Commissioner Scott explained how Texas analyzed the Common Core Standards and determined it was a bad financial deal in spite of the “bribe” money.

Scott explained that the State of Texas was wooed by the federal government with a promise of $700 million to sign onto Race to the Top and Common Core. However, after his calculations, he realized that scrapping his State’s current standards and implementing the terms of the grant would cost between $2.5 to $3 billion. In his eyes, it was a sorry trade to shackle Texas to federal mandates, rob Texas citizens of their right to control educational standards, and then stick taxpayers with a bill of at least $2 billion to make up the difference. To add insult to injury, that amount did not include the ongoing maintenance of the system for the years ahead beyond the four years of the grant.

That analysis includes the costs for the whole package, which includes all strings attached. Congressman Ligon explained this finding:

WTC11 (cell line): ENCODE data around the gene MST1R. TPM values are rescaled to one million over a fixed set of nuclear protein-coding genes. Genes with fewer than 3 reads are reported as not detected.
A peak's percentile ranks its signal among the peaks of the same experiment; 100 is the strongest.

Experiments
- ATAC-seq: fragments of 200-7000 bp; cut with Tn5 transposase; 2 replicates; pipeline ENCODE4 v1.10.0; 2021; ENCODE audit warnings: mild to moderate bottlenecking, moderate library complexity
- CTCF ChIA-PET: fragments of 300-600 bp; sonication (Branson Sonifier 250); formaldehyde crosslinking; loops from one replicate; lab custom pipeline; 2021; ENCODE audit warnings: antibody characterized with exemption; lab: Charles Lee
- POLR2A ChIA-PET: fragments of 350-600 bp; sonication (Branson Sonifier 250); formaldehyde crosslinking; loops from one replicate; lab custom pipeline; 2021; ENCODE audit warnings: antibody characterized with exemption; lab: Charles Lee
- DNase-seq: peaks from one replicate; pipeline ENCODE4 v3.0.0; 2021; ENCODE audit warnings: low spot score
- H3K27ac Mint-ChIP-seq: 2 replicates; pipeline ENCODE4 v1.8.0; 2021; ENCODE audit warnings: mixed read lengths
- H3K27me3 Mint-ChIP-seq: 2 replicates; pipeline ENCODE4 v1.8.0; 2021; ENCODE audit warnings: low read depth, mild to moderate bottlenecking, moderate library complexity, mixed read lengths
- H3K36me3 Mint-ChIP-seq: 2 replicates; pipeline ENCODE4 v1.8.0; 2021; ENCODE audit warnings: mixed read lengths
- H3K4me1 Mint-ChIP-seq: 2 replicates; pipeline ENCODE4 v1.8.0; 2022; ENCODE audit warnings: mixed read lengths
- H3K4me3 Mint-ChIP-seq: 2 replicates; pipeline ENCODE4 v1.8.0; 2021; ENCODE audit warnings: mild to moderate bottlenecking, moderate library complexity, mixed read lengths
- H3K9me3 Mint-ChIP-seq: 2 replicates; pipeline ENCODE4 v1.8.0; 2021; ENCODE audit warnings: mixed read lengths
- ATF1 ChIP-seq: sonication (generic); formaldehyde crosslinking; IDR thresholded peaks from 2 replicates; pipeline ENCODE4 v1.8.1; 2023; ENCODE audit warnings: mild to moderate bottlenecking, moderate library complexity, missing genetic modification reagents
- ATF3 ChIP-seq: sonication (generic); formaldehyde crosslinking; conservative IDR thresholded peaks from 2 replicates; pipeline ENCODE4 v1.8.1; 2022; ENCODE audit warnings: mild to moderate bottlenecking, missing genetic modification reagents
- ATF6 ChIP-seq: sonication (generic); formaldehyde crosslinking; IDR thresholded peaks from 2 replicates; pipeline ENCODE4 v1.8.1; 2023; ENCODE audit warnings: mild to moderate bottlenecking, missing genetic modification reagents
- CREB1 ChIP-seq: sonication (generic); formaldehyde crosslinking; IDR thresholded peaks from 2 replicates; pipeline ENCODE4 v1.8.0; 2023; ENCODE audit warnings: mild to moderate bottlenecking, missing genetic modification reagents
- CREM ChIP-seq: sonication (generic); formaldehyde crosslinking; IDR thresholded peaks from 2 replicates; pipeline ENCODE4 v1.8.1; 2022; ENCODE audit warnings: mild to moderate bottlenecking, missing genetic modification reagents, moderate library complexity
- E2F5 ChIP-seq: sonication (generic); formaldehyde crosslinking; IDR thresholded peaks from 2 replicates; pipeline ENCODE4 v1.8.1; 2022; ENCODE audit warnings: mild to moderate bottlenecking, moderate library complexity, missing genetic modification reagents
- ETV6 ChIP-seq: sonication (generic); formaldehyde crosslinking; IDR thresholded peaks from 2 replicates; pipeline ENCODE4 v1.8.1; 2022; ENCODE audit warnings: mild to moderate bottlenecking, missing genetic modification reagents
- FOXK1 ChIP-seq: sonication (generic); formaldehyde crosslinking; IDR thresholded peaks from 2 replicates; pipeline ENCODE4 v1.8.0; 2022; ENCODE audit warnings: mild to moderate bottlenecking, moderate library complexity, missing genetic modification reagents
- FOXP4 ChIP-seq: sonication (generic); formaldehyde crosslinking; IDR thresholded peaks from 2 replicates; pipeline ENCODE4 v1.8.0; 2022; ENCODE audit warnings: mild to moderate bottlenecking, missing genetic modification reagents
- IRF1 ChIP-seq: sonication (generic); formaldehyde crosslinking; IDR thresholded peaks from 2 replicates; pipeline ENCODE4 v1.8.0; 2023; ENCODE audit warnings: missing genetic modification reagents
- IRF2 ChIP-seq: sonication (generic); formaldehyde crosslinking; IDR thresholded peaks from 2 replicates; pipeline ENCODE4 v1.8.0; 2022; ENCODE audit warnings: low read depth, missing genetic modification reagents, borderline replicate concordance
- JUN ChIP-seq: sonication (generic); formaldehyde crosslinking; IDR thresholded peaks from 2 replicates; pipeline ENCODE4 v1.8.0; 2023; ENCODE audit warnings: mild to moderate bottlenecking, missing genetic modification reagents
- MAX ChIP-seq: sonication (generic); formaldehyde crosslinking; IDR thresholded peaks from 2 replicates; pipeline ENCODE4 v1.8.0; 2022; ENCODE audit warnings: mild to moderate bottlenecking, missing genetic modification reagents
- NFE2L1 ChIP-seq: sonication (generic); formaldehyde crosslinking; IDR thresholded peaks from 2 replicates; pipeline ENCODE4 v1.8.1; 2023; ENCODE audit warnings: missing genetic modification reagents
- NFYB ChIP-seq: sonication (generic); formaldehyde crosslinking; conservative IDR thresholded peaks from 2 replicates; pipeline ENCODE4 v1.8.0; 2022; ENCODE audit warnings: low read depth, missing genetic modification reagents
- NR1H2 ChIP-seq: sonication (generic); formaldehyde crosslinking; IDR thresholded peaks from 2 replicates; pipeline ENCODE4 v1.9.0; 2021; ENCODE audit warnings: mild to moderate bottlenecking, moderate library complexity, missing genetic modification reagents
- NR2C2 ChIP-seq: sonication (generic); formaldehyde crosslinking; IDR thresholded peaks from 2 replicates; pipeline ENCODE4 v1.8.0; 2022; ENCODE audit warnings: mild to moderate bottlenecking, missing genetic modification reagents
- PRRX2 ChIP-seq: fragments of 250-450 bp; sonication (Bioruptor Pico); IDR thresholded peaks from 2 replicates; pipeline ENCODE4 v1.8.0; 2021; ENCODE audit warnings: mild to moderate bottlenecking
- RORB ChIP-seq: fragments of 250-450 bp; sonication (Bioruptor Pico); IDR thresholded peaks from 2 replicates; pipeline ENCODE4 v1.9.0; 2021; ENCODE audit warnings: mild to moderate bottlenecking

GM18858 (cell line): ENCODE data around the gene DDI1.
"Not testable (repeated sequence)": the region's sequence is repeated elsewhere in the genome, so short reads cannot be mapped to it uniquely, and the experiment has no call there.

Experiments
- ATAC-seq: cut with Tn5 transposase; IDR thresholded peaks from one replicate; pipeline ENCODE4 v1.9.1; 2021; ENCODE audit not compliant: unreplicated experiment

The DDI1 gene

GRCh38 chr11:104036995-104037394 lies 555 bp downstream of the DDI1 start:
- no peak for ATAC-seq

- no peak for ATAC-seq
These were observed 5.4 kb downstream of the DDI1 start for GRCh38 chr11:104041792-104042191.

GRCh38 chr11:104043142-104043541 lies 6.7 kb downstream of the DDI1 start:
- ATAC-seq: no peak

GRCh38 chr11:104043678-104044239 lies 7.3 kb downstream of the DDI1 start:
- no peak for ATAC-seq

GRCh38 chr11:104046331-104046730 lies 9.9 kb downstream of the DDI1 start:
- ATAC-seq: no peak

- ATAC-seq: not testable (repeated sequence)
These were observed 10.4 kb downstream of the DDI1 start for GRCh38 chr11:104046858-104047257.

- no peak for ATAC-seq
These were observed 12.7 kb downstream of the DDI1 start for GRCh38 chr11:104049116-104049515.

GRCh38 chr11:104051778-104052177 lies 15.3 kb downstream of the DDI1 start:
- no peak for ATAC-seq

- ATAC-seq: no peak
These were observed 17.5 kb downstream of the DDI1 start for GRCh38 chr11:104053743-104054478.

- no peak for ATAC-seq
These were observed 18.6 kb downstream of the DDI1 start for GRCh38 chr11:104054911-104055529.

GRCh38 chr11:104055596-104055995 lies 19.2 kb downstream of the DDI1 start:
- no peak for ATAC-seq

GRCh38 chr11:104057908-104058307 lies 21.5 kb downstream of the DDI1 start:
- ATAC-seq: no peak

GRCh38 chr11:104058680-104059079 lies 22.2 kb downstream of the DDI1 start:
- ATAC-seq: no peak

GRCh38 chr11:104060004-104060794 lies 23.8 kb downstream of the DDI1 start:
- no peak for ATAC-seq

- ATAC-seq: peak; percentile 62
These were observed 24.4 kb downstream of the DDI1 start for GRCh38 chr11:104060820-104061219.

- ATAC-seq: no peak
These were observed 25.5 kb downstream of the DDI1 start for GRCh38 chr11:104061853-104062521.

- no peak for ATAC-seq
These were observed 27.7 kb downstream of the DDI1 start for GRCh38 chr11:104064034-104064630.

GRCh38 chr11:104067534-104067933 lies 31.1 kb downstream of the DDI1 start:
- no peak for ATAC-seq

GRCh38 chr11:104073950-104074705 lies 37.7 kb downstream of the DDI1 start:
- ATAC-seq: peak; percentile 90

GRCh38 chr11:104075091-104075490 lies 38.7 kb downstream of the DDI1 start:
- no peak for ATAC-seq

Further, the accompanying tests, developed by the Partnership for Assessment of Readiness for College and Careers, known as the PARCC national testing consortium, will create such testing demands that this will probably become better known as No Child Left Behind on steroids. Scott informed us that the PARCC will cost approximately $30 to $37 per student, in comparison to Georgia’s current costs of between $5 to $10 per student. These estimates do not take into account the additional technology, both in hardware and bandwidth, that will be required at the local level for online testing.

So Texas rejected their offer for $700 million in federal funds and now it appears Georgia might be rejecting their offer for $400 million. Georgia lawmakers are now planning to do their own cost analysis of the Race to the Top program. The results of that analysis will determine whether Georgia stays in the program or gets out.